Court opinions

Judge urges legislators to clarify Castle Doctrine statute

March 11, 2015
Jennifer Nelson
The Indiana Court of Appeals in a case of first impression reversed a man’s conviction of battery on a law enforcement officer after finding he exercised reasonable force under I.C. 35-41-3-2(i)(2), the statute revised in response to a 2011 Supreme Court holding that the Castle Doctrine is not a defense to battery or another violent act on a police officer. But one judge asked the Legislature to take another look at the statute for public policy reasons.
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COA affirms policy provides property damage coverage for abandoned sand

March 11, 2015
Jennifer Nelson
The Indiana Court of Appeals affirmed its original decision Wednesday that an insurance policy covers property damage caused by 100,000 tons of foundry sand on property owned by FLM LLC.
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Public defender’s brief stricken, COA orders ‘competent counsel’ appointed

March 11, 2015
Jennifer Nelson
The Indiana Court of Appeals reiterated Wednesday for at least the fourth time in seven years to a public defender that he cannot use the “manifestly unreasonable” argument to challenge a client’s voluntary manslaughter sentence.
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Teen’s adjudications overturned based on unlawful search

March 11, 2015
Jennifer Nelson
An Indianapolis teenager suspected in two burglaries was subject to an unlawful pat down and search by an officer, the Indiana Court of Appeals ruled. As such, the gun found on him should not have been admissible at his delinquency hearing.
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Canine sniff not allowed, but convictions still upheld

March 11, 2015
Jennifer Nelson
Although a Supreme Court of the United States decision issued shortly after the Indiana Court of Appeals ruled on a case now means that a canine sniff of a suspected drug dealer’s home was unconstitutional, the COA upheld the man’s convictions based on other evidence.
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Couple’s gun collection incorrectly classified as ‘household goods’

March 11, 2015
Jennifer Nelson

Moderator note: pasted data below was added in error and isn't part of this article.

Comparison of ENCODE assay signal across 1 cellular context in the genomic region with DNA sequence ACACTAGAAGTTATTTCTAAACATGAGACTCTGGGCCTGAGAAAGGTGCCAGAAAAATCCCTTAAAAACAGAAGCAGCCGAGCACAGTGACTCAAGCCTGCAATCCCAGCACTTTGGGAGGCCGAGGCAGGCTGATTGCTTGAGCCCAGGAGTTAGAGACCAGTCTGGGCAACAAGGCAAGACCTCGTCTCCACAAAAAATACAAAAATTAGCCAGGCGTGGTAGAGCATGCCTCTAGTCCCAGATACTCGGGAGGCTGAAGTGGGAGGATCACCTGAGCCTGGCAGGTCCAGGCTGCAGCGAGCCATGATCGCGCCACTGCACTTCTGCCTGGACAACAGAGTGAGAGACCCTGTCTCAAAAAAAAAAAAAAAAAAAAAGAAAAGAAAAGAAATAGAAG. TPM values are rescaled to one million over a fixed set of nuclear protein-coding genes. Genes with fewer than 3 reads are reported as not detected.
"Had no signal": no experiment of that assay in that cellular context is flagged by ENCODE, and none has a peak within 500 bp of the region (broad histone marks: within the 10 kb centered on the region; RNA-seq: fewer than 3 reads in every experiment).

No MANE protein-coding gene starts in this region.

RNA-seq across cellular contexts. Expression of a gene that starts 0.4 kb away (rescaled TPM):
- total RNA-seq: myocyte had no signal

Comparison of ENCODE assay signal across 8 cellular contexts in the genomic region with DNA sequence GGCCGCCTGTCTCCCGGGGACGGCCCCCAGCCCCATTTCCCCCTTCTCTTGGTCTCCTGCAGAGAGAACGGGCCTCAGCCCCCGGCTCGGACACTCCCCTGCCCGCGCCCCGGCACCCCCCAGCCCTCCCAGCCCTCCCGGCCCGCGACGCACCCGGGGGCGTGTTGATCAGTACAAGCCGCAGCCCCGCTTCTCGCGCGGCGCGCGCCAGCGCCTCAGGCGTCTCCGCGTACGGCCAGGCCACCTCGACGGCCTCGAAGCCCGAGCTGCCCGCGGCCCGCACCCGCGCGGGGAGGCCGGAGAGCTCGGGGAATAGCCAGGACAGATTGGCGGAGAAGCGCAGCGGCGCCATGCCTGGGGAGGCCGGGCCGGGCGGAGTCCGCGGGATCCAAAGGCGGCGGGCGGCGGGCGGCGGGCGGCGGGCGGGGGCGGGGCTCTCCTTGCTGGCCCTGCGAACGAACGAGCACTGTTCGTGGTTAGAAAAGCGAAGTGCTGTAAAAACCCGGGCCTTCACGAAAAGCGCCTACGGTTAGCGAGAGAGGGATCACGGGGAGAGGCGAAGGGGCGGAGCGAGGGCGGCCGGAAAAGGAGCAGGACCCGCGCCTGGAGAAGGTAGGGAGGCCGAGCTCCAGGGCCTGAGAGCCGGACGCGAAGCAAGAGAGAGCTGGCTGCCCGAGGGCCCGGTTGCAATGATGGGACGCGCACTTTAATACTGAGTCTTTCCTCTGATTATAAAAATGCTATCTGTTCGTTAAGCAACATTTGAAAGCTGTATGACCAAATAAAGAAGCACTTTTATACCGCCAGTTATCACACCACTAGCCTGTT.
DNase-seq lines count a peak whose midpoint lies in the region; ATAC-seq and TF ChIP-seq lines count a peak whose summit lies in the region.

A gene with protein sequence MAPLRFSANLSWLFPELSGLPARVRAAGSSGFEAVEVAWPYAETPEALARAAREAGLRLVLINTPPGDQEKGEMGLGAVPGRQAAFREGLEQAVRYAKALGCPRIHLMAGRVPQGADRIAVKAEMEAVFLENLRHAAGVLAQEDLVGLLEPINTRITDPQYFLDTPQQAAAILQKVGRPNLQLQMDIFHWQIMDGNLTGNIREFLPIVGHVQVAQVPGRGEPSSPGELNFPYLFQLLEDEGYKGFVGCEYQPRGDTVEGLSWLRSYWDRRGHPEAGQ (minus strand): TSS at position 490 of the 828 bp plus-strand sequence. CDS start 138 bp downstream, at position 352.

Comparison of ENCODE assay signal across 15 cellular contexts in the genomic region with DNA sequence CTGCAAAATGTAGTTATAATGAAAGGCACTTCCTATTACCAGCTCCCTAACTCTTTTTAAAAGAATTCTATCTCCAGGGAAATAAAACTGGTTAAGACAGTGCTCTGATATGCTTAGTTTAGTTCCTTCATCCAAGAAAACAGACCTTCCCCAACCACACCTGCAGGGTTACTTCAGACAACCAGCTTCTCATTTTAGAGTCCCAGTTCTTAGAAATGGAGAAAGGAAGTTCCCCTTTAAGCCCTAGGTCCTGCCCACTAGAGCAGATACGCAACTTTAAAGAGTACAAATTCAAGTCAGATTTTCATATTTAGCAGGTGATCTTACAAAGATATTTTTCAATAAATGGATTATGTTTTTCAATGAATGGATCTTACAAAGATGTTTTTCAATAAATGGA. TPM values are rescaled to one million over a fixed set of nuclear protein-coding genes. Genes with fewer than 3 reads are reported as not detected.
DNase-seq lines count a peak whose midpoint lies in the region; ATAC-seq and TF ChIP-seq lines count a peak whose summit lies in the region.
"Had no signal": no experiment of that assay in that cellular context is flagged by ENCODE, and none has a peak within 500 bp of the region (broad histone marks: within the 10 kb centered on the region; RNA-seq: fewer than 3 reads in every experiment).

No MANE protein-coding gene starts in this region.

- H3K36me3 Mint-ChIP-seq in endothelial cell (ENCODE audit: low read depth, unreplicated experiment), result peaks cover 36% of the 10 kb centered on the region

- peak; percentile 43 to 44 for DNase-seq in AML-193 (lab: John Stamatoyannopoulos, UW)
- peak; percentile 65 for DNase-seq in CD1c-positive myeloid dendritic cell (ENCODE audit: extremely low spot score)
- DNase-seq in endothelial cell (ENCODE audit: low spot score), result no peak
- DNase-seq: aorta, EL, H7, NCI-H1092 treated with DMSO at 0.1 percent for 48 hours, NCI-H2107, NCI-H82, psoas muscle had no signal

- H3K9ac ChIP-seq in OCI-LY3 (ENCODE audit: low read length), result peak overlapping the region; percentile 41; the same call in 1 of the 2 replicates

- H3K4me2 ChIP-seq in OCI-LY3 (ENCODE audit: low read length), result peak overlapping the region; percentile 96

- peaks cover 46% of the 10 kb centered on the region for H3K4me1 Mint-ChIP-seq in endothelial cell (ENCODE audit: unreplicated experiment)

The determination as to whether guns or a gun collection are “household goods” should be made on a case-by-case basis, the Indiana Court of Appeals ruled. In a case before it Wednesday, the judges held that the large collection owned by a couple who are since deceased was incorrectly classified as “household goods.”
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Court reverses denial of termination of parental rights due to possible conflict

March 10, 2015
Dave Stafford
A trial court erred when it denied a mother’s consensual termination of parental rights petition against the father due to concerns of a potential risk of conflict of interest involving the mother’s legal counsel.
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Court wrongly denied expungement of dismissed conviction

March 10, 2015
Dave Stafford
A man’s 1999 misdemeanor battery conviction that was dismissed when he completed his one-year probation sentence must be expunged, the Indiana Court of Appeals ruled Tuesday, reversing a trial court that denied his petition.
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Judge rejects diocese's bid to set aside in vitro verdict

March 10, 2015
 Associated Press
A jury was correct in finding that a Roman Catholic diocese discriminated against a former teacher by firing her for undergoing fertilization treatment, a federal judge has ruled.
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Appeals panel affirms East Chicago library board must repay insurance premiums

March 9, 2015
Dave Stafford
A trial court properly ruled for the state when it ordered East Chicago Library Board members to repay more than $136,000 in health, dental, vision and life insurance premiums since state law says those members serve without compensation, the Indiana Court of Appeals ruled Monday.
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SCOTUS to 7th Circuit: Review Notre Dame birth control case

March 9, 2015
 Associated Press, IL Staff
The Supreme Court is ordering the 7th Circuit Court of Appeals to take another look at the University of Notre Dame’s lawsuit concerning the overhaul of federal health care rules on paying for contraceptives.
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COA upholds $10,000 fine for failure to cooperate with discovery

March 9, 2015
Marilyn Odendahl
A trial court that slapped a transportation company with a $10,000 sanction and ordered its president jailed if the fine was not paid did not commit an error, the Indiana Court of Appeals has ruled.
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Federal judge fines abusive filer $1,200, bars future suits

March 6, 2015
Dave Stafford
A man who’s filed nearly four dozen lawsuits against defendants from “Bobby” to President Barack Obama lost his federal court privileges this week.
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Failure to conduct indigency hearing results in remand

March 6, 2015
Dave Stafford
A trial court that imposed a $340 probation fee on a defendant sentenced on misdemeanor convictions must be revisited because the court failed to conduct a hearing on the defendant’s ability to pay.
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20-year sentence for $60 drug deal reduced as excessive

March 6, 2015
Dave Stafford
The 20-year executed sentence a Kokomo man received after pleading guilty to selling an undercover police officer 10 hydrocodone pills for $6 each was excessive, the Indiana Court of Appeals ruled Friday.
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Court affirms $100,000 in attorney fees to bank for defending groundless claim

March 5, 2015